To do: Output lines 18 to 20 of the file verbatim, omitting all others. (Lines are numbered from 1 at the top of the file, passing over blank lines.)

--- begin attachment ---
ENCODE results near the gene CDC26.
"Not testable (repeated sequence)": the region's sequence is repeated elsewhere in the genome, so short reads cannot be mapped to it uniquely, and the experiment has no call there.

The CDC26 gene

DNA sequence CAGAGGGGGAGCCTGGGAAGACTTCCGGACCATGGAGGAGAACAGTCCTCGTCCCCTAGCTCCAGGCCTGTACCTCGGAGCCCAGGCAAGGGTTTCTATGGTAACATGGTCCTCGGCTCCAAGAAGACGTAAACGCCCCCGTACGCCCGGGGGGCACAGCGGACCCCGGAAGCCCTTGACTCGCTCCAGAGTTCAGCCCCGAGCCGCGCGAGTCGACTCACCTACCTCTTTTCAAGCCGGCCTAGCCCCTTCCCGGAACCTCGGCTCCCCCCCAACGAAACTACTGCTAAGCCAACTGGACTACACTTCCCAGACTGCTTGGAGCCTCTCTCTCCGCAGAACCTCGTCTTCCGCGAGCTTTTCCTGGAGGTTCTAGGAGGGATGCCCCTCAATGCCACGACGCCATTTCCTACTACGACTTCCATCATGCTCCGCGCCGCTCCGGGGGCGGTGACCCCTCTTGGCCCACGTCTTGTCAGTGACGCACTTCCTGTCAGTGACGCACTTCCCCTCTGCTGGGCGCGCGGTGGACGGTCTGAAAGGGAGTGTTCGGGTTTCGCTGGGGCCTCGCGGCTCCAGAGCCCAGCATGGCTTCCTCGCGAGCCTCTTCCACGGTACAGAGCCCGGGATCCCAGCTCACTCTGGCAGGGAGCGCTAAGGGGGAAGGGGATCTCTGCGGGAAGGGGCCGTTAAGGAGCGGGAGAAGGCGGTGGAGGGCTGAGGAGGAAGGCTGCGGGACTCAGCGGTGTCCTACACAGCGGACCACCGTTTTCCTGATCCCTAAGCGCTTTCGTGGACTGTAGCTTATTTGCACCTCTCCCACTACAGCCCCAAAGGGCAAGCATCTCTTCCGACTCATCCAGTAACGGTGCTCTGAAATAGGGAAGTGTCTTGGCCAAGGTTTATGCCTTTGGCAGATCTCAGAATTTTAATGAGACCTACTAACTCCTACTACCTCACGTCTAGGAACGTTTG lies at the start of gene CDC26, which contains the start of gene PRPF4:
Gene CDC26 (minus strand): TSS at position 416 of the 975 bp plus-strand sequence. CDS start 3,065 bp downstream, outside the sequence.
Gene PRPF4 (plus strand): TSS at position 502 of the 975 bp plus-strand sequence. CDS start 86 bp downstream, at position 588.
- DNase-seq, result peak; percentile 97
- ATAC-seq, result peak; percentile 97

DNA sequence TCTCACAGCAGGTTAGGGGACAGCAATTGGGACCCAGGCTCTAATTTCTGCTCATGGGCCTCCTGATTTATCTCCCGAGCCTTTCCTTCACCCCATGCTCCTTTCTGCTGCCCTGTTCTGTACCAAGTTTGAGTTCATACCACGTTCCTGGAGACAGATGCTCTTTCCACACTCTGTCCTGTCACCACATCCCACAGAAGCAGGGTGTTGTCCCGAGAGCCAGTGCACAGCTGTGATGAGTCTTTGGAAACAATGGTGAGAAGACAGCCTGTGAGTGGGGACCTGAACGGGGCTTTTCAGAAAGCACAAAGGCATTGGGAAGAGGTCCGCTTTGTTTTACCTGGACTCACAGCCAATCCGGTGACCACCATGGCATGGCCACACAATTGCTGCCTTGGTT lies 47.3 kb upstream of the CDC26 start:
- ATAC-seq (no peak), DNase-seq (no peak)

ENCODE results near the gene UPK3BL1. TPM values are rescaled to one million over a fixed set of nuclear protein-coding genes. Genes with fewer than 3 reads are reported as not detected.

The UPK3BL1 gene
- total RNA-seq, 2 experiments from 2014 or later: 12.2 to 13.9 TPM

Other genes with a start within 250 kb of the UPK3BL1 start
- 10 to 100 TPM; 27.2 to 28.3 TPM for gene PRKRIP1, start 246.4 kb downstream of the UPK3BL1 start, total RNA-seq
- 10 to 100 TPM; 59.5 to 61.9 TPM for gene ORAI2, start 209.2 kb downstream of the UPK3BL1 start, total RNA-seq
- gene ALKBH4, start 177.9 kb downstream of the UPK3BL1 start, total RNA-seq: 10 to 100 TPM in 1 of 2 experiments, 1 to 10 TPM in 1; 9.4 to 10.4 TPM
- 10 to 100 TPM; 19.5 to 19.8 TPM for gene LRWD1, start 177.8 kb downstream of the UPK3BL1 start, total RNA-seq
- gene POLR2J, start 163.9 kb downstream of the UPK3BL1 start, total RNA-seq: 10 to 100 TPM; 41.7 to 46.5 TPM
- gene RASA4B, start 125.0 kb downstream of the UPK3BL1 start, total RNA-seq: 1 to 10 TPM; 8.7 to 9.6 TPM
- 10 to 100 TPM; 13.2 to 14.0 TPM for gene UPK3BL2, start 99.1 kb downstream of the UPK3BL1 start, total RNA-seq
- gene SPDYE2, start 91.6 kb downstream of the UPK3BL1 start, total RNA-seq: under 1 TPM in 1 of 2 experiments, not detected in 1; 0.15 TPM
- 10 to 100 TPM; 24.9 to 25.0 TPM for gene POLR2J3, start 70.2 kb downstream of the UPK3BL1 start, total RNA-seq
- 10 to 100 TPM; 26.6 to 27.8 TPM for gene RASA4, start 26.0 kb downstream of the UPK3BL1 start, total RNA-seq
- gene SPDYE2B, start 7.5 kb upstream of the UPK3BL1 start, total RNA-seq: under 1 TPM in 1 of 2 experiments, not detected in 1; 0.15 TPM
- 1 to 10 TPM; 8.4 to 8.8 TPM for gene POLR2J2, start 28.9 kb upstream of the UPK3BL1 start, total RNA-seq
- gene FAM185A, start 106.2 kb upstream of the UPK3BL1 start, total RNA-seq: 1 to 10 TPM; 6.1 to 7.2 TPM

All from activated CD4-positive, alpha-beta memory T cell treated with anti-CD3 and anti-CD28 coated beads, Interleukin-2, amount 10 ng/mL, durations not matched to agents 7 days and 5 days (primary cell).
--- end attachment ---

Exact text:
- 10 to 100 TPM; 19.5 to 19.8 TPM for gene LRWD1, start 177.8 kb downstream of the UPK3BL1 start, total RNA-seq
- gene POLR2J, start 163.9 kb downstream of the UPK3BL1 start, total RNA-seq: 10 to 100 TPM; 41.7 to 46.5 TPM
- gene RASA4B, start 125.0 kb downstream of the UPK3BL1 start, total RNA-seq: 1 to 10 TPM; 8.7 to 9.6 TPM